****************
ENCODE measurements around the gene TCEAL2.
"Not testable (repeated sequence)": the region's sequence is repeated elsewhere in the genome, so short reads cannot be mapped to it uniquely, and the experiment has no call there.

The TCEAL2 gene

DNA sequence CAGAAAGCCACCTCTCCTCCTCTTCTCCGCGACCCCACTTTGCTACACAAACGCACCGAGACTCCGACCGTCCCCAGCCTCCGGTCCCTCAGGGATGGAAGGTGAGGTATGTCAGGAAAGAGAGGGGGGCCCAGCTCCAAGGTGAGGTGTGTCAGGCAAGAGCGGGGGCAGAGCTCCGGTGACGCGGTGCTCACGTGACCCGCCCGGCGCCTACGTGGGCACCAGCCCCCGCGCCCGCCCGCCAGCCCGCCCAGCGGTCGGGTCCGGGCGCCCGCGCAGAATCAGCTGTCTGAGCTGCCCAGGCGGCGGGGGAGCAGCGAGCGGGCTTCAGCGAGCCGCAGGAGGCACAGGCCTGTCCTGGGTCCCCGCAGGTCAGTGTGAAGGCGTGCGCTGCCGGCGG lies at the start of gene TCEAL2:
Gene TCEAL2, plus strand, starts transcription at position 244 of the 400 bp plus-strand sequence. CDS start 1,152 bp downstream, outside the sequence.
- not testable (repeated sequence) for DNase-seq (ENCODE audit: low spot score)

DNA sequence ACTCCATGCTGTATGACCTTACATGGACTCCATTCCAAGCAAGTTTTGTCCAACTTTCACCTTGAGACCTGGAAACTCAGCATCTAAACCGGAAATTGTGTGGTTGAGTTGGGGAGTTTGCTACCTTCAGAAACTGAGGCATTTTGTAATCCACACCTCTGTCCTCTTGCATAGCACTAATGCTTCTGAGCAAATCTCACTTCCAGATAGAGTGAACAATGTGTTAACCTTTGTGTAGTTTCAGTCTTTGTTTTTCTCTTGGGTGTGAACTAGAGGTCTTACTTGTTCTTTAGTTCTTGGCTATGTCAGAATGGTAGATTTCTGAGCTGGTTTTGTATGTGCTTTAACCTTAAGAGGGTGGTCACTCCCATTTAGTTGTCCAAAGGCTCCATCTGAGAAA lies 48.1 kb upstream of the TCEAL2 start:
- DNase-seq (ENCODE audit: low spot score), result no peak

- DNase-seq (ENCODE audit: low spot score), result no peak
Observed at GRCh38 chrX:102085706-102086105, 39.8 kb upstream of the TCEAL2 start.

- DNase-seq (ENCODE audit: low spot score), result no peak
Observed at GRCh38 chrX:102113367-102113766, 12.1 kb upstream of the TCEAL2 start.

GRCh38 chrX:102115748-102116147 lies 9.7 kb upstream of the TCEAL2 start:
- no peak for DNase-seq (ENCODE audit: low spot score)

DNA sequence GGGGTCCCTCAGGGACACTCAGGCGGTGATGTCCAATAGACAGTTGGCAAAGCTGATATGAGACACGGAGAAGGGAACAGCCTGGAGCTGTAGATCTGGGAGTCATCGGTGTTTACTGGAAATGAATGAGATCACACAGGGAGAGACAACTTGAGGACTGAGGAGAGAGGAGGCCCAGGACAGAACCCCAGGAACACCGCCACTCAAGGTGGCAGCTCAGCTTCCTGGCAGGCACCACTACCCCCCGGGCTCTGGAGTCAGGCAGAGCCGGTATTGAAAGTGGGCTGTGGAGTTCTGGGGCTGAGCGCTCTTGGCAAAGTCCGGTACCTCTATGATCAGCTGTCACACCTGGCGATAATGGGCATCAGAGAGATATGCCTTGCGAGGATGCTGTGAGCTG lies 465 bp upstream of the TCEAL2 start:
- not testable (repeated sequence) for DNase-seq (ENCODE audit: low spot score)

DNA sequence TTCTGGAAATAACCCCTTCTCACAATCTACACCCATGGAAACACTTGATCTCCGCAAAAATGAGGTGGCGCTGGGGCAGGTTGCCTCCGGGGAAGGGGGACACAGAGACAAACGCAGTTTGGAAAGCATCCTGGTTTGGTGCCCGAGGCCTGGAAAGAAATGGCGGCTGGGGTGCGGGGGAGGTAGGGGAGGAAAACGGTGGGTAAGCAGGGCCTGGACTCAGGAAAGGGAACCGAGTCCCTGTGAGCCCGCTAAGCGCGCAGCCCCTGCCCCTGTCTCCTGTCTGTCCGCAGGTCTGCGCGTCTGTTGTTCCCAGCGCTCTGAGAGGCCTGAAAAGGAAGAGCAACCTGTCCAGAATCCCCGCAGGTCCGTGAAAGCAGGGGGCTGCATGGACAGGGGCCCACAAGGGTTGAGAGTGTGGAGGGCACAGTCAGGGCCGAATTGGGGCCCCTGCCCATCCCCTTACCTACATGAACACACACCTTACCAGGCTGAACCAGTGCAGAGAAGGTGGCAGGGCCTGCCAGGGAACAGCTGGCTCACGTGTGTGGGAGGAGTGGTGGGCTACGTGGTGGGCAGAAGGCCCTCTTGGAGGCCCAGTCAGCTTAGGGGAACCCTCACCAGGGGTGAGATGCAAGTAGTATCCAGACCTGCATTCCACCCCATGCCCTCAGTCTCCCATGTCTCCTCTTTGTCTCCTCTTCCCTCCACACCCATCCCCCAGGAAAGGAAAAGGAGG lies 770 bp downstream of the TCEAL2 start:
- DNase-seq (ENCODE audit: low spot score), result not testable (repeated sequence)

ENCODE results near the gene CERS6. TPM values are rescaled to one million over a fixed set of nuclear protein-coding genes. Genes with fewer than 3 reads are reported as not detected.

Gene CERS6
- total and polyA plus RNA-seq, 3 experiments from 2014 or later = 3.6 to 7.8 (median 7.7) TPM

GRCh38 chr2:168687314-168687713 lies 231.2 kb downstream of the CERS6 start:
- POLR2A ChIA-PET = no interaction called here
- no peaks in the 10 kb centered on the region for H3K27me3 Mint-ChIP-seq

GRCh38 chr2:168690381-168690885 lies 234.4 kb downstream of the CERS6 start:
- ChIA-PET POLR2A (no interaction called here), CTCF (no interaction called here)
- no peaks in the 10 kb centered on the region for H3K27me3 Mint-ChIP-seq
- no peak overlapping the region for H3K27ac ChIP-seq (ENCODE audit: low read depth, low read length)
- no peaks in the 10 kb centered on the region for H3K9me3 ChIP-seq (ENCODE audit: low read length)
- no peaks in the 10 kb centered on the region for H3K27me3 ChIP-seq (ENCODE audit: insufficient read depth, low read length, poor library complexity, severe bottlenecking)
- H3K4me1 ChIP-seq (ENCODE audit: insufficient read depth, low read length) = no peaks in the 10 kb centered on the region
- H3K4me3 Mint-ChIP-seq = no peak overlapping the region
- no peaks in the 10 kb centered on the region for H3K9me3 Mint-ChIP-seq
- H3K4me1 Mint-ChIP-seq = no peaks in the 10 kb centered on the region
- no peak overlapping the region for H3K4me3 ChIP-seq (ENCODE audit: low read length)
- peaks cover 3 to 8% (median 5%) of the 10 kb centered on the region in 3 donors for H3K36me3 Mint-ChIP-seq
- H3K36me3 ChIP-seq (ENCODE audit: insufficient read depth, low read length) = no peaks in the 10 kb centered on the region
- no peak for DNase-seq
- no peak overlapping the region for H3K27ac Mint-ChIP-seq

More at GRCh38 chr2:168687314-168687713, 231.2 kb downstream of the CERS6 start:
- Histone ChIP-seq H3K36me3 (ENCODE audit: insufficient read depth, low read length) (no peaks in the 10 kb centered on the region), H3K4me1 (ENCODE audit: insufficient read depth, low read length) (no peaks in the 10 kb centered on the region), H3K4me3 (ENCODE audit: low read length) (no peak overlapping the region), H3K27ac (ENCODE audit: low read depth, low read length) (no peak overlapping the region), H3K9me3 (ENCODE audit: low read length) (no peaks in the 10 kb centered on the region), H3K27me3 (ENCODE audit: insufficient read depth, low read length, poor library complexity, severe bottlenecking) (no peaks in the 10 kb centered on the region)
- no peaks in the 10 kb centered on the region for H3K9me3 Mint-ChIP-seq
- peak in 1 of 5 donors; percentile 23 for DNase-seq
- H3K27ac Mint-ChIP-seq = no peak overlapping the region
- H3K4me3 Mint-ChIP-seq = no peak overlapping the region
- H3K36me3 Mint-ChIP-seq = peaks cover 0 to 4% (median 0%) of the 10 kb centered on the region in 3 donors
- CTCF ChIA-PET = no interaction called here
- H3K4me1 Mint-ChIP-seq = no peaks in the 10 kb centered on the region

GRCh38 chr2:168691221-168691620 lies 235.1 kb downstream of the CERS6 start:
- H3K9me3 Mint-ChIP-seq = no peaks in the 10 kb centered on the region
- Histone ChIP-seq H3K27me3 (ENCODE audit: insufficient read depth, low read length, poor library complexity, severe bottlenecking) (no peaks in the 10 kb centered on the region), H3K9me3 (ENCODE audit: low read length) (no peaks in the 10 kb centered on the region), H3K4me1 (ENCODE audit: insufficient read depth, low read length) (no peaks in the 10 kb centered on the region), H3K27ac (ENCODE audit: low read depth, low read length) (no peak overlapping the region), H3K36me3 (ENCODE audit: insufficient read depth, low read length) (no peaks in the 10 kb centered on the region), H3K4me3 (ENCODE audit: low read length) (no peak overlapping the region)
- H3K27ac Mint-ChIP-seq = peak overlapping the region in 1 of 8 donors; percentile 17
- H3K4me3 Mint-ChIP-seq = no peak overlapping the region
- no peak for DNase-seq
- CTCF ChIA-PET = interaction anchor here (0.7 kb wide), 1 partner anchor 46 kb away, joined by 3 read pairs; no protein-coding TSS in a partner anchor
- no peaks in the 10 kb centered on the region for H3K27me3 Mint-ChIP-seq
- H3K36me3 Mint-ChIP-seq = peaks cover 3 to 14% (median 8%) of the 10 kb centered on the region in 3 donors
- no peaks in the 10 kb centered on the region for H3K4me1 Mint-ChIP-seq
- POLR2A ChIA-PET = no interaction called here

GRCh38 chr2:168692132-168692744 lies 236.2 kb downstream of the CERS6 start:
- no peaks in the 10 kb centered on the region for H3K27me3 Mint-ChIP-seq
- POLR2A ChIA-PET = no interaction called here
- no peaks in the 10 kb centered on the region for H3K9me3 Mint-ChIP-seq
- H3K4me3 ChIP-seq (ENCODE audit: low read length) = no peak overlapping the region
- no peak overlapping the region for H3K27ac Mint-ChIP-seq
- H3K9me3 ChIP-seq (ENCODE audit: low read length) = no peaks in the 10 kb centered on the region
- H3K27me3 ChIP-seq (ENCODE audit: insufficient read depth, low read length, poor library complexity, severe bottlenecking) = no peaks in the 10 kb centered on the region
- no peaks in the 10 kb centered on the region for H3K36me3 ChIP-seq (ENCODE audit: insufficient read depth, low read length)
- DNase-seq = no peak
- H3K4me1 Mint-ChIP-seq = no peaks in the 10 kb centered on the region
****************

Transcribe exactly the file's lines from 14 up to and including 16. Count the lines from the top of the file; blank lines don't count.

- no peak for DNase-seq (ENCODE audit: low spot score)

DNA sequence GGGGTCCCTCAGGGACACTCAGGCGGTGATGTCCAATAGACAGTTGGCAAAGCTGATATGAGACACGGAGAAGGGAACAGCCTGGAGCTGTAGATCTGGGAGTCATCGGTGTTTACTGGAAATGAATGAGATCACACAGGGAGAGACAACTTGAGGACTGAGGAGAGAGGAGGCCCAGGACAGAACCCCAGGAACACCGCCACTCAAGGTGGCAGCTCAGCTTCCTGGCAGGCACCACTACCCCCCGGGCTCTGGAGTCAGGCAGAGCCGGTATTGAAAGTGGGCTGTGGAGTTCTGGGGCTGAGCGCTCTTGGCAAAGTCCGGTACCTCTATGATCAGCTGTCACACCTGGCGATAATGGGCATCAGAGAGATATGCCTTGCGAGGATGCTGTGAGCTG lies 465 bp upstream of the TCEAL2 start:
- not testable (repeated sequence) for DNase-seq (ENCODE audit: low spot score)